June 23, 2021 – In another pandemic-related decision, the Wisconsin Supreme Court (4-3) recently ruled that the Dane County Health Department exceeded its authority when it ordered all schools, including private schools, to cease in-person instruction.
Public Health of Madison and Dane County (PHMDC), through local health officer Janel Heinrich, issued a series of emergency orders relating to school closures in 2020.
Before the start of the 2020-21 school year, Heinrich issued an emergency order that closed all private and public schools for in-person instruction for students in grades 3-12. The order was intended to reduce the spread of COVID-19 in Dane County.
A day after the order was issued, a parent of two private school students filed an original action petition, challenging lawfulness of the emergency order.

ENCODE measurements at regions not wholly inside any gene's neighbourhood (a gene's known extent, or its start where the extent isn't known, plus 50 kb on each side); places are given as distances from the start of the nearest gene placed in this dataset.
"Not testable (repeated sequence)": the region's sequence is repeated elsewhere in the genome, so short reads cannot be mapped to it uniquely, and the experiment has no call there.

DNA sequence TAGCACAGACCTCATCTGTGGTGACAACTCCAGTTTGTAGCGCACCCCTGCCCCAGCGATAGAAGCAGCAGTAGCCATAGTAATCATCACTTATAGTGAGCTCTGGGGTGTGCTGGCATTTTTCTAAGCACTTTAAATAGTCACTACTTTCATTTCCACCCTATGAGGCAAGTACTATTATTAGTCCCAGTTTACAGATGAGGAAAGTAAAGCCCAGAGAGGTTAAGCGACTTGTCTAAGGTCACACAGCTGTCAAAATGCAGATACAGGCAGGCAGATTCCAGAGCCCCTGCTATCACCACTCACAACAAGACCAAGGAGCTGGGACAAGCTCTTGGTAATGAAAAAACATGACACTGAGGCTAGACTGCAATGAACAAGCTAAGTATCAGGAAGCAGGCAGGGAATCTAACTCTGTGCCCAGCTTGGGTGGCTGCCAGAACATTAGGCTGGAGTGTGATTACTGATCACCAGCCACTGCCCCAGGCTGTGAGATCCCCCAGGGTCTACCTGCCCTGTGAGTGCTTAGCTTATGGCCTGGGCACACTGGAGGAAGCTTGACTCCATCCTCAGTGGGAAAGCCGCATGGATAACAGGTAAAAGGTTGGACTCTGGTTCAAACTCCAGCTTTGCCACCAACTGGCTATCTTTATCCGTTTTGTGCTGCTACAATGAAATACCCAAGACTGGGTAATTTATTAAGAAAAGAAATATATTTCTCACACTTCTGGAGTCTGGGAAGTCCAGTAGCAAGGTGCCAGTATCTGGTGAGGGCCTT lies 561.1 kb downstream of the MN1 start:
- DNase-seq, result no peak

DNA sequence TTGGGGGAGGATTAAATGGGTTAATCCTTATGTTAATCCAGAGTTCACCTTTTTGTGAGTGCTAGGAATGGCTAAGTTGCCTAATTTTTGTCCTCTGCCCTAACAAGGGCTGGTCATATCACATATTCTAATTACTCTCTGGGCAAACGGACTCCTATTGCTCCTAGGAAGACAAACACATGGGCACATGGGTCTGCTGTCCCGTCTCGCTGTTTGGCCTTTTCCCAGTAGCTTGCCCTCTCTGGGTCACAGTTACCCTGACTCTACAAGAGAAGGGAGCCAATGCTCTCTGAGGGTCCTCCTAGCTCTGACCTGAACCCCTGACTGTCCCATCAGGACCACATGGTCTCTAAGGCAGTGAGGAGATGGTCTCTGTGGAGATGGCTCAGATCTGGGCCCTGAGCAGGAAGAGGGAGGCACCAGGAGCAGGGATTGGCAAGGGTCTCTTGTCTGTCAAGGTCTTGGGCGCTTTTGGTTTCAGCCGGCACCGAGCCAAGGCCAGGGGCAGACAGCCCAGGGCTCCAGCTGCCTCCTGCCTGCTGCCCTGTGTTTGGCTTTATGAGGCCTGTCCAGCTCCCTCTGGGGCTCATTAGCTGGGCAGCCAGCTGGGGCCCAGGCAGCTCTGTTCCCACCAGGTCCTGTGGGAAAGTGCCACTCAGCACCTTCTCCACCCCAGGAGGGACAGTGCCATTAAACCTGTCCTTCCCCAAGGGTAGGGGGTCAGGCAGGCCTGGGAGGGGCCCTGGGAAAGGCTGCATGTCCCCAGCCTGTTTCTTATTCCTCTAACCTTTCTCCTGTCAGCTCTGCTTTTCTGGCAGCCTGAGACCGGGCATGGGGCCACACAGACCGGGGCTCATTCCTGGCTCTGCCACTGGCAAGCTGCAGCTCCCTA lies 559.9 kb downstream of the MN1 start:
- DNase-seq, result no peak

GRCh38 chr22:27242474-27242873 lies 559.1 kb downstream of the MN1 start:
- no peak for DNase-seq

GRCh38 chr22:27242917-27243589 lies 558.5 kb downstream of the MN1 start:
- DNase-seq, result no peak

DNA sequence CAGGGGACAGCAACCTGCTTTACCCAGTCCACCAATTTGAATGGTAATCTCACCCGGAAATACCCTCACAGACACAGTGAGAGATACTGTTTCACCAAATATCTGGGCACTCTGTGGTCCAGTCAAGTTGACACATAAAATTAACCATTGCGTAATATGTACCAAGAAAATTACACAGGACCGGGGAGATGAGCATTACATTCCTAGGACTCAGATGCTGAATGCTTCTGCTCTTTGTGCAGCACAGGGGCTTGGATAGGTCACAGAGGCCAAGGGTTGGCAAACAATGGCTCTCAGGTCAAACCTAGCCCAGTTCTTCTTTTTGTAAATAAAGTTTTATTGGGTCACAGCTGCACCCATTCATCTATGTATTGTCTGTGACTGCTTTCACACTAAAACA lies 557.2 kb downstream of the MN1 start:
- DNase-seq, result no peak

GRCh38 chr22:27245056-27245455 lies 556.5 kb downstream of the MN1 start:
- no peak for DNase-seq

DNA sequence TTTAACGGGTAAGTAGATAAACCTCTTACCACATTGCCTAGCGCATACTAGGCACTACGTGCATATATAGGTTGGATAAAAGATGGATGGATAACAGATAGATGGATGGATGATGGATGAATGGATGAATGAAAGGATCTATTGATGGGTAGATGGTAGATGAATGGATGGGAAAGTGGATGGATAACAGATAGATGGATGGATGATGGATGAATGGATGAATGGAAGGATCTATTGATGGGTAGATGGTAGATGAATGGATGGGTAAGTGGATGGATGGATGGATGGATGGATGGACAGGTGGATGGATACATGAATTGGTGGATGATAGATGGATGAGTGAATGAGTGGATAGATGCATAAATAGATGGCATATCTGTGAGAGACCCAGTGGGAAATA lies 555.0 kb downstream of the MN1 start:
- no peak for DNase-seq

Other similar petitions followed, including one filed by the Wisconsin Council of Religious and Independent Schools. Petitioners argued that local officials did not have statutory authority to close schools, and that their sincerely held religious beliefs protected in-person education as vital to their children’s religious learning.
The cases were consolidated for review, and the court enjoined the health order, allowing schools to reopen for in-person instruction while the case was pending.
James v. Heinrich, 2021 WI 58 (June 11, 2021), a 4-3 majority held that local health officials do not have statutory power to close schools and the Dane County order “infringes the Petitioners’ fundamental right to the free exercise of religion.”
“Those portions of the Order restricting or prohibiting in-person instruction are unlawful, unenforceable, and are hereby vacated,” wrote Justice Rebecca Bradley, joined by Chief Justice Annette Ziegler, and Justices Patience Roggensack, and Brian Hagedorn.
Heinrich issued the emergency school closing order, citing authority under
Wis. Stat. section 252.03. That provision allows the local health officer to “take all measures necessary to prevent, suppress, and control communicable diseases,” including forbidding public gatherings when deemed necessary to control outbreaks.